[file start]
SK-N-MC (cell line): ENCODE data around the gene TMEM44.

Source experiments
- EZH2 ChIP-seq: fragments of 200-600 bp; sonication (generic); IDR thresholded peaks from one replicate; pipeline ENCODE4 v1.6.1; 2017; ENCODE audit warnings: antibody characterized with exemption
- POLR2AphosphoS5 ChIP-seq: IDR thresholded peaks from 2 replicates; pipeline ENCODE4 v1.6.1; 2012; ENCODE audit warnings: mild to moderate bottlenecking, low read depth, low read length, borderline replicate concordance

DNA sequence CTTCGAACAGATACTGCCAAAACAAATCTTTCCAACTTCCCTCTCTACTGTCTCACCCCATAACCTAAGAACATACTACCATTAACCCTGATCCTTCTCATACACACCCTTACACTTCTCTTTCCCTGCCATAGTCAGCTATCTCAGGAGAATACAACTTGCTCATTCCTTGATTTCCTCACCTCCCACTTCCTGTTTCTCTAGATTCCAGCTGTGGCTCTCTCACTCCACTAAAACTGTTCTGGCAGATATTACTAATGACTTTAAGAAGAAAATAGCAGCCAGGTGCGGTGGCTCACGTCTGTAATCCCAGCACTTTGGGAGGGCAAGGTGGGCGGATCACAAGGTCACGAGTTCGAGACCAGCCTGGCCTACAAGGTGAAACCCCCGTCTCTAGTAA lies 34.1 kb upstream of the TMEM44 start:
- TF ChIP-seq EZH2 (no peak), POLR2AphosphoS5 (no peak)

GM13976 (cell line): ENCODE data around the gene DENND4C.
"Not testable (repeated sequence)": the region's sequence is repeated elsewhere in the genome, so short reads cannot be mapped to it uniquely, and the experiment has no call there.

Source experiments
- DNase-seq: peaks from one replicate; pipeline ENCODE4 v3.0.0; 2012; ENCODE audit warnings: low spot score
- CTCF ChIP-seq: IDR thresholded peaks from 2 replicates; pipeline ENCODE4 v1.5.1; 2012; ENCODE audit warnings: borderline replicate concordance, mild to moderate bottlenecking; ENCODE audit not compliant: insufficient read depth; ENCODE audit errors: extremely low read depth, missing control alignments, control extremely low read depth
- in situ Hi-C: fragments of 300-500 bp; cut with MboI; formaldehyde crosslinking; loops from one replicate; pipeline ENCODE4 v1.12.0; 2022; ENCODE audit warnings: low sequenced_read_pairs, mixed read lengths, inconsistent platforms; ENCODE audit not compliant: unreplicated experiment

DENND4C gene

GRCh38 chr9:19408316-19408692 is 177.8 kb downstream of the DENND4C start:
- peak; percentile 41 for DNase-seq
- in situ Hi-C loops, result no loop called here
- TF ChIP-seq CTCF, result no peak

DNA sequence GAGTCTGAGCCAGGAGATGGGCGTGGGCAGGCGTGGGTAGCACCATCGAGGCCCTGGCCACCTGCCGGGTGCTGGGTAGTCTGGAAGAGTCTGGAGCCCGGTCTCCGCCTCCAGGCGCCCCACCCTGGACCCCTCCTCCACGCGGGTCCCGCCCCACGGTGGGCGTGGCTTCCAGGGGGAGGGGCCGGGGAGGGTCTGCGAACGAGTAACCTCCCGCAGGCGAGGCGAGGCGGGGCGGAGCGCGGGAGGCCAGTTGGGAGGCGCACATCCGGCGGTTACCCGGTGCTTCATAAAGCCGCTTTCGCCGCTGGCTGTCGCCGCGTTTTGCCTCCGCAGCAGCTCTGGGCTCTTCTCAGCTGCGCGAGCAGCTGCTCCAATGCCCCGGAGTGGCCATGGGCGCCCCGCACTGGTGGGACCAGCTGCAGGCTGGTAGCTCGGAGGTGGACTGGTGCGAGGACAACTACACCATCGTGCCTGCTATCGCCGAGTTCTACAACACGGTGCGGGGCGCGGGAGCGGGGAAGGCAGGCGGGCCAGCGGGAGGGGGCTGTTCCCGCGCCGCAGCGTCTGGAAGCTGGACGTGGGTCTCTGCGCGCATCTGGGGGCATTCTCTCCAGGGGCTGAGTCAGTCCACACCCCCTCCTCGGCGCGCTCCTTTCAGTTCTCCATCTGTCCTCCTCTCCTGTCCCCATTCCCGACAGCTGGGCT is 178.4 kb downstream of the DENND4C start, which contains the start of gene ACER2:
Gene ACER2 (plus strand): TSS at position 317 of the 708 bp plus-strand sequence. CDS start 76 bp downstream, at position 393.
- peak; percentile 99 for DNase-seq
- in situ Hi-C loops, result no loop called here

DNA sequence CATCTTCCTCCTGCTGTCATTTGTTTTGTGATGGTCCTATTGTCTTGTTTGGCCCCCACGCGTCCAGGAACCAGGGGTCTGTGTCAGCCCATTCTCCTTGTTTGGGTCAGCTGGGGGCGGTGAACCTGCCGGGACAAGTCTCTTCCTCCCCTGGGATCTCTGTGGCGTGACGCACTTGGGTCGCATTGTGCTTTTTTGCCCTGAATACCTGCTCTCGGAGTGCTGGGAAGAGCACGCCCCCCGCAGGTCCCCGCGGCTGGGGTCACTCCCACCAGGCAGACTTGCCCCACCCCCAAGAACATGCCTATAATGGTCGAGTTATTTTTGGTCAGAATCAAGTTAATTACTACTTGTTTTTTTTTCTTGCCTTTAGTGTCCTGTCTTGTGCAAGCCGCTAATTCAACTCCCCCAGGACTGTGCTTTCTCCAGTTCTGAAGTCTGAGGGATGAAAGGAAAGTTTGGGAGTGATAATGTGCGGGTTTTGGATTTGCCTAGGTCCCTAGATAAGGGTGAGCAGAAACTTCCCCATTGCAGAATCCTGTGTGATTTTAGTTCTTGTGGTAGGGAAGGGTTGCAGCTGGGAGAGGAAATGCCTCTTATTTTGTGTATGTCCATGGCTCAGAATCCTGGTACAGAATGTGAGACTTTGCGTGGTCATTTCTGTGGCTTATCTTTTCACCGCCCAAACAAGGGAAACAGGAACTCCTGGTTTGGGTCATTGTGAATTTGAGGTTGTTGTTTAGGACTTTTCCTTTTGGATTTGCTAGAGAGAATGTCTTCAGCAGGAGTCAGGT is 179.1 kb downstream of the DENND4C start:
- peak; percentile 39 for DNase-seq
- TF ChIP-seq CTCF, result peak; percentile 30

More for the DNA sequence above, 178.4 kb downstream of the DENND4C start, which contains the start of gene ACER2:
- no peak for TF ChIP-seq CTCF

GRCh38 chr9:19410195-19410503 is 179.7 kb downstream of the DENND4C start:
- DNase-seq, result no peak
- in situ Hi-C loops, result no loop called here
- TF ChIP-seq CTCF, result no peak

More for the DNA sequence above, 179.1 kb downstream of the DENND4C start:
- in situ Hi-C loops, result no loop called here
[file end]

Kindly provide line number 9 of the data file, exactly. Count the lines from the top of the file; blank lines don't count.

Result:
Source experiments